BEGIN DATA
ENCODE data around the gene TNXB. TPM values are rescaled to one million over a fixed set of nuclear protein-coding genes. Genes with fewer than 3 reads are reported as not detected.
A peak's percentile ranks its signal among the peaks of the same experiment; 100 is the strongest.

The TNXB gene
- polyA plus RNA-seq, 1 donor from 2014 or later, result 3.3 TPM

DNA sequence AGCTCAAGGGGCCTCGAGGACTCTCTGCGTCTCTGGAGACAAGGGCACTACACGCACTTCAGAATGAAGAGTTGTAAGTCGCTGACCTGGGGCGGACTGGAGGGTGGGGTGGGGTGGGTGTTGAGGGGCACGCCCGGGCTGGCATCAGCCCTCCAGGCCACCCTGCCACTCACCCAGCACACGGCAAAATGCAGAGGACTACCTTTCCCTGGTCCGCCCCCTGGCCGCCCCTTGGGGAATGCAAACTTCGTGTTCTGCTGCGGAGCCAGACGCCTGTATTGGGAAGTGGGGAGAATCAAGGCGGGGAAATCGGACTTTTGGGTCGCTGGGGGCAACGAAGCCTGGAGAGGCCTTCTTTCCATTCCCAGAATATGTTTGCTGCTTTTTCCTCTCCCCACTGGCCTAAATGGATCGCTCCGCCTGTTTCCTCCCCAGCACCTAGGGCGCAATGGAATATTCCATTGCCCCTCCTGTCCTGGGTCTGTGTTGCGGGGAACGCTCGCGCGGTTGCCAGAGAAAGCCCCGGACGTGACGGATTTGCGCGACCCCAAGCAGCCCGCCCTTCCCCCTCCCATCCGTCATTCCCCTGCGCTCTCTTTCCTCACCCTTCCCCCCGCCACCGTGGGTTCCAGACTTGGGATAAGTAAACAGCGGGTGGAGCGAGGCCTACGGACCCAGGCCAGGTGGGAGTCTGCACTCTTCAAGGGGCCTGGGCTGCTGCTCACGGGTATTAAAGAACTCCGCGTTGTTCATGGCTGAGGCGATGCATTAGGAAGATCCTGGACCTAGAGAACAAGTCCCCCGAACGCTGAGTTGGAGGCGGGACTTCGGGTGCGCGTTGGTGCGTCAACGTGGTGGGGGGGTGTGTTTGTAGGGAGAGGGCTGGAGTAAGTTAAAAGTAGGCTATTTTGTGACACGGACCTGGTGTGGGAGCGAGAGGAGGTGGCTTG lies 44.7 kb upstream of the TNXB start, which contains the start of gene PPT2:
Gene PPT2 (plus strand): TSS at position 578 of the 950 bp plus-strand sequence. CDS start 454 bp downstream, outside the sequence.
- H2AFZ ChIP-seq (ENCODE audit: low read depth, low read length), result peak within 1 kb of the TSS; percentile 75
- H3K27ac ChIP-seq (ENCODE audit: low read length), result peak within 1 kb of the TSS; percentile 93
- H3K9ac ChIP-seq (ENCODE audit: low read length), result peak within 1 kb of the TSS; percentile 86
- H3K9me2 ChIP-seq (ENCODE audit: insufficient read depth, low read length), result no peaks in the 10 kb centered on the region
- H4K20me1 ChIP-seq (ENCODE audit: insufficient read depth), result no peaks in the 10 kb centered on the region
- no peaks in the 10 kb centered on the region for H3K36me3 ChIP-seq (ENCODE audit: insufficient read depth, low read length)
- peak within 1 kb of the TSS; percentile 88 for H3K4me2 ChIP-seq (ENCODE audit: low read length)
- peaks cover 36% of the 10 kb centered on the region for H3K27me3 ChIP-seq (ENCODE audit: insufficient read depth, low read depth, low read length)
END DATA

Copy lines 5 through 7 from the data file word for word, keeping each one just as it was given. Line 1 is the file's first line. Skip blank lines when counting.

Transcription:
DNA sequence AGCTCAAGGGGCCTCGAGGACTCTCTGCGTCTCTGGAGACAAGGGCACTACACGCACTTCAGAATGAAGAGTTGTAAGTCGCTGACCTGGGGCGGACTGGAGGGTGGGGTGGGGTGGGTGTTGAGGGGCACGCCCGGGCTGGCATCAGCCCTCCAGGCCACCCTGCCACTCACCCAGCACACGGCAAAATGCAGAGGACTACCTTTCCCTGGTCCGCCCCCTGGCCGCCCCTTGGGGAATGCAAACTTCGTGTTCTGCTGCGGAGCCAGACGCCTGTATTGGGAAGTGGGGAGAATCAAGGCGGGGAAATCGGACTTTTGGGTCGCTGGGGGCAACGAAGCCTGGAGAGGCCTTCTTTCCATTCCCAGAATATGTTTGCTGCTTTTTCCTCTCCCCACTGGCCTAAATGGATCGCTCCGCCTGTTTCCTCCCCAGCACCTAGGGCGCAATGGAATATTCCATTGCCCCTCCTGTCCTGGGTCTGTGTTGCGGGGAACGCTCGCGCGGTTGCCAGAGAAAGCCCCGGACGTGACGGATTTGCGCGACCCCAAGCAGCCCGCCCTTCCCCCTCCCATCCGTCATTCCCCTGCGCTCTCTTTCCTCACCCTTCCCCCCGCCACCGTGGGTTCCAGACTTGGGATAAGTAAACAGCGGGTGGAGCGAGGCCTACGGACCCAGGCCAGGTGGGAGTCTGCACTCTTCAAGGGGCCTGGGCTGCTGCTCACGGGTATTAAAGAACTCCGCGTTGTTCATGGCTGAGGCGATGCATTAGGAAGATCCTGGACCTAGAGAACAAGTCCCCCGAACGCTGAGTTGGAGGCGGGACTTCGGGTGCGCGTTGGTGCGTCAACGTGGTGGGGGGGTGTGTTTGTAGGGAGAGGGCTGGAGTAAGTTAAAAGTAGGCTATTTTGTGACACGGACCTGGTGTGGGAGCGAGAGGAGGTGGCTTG lies 44.7 kb upstream of the TNXB start, which contains the start of gene PPT2:
Gene PPT2 (plus strand): TSS at position 578 of the 950 bp plus-strand sequence. CDS start 454 bp downstream, outside the sequence.
- H2AFZ ChIP-seq (ENCODE audit: low read depth, low read length), result peak within 1 kb of the TSS; percentile 75